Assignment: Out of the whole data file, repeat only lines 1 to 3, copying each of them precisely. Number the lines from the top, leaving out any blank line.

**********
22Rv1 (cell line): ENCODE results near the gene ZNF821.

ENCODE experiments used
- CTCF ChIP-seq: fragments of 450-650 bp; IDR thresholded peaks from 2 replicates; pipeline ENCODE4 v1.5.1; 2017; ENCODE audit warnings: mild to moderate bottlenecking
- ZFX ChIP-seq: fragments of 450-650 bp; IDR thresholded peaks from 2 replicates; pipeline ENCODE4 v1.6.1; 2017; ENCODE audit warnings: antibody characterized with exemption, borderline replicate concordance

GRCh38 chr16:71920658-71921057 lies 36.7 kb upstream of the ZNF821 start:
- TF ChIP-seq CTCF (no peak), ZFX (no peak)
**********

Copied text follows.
22Rv1 (cell line): ENCODE results near the gene ZNF821.

ENCODE experiments used
- CTCF ChIP-seq: fragments of 450-650 bp; IDR thresholded peaks from 2 replicates; pipeline ENCODE4 v1.5.1; 2017; ENCODE audit warnings: mild to moderate bottlenecking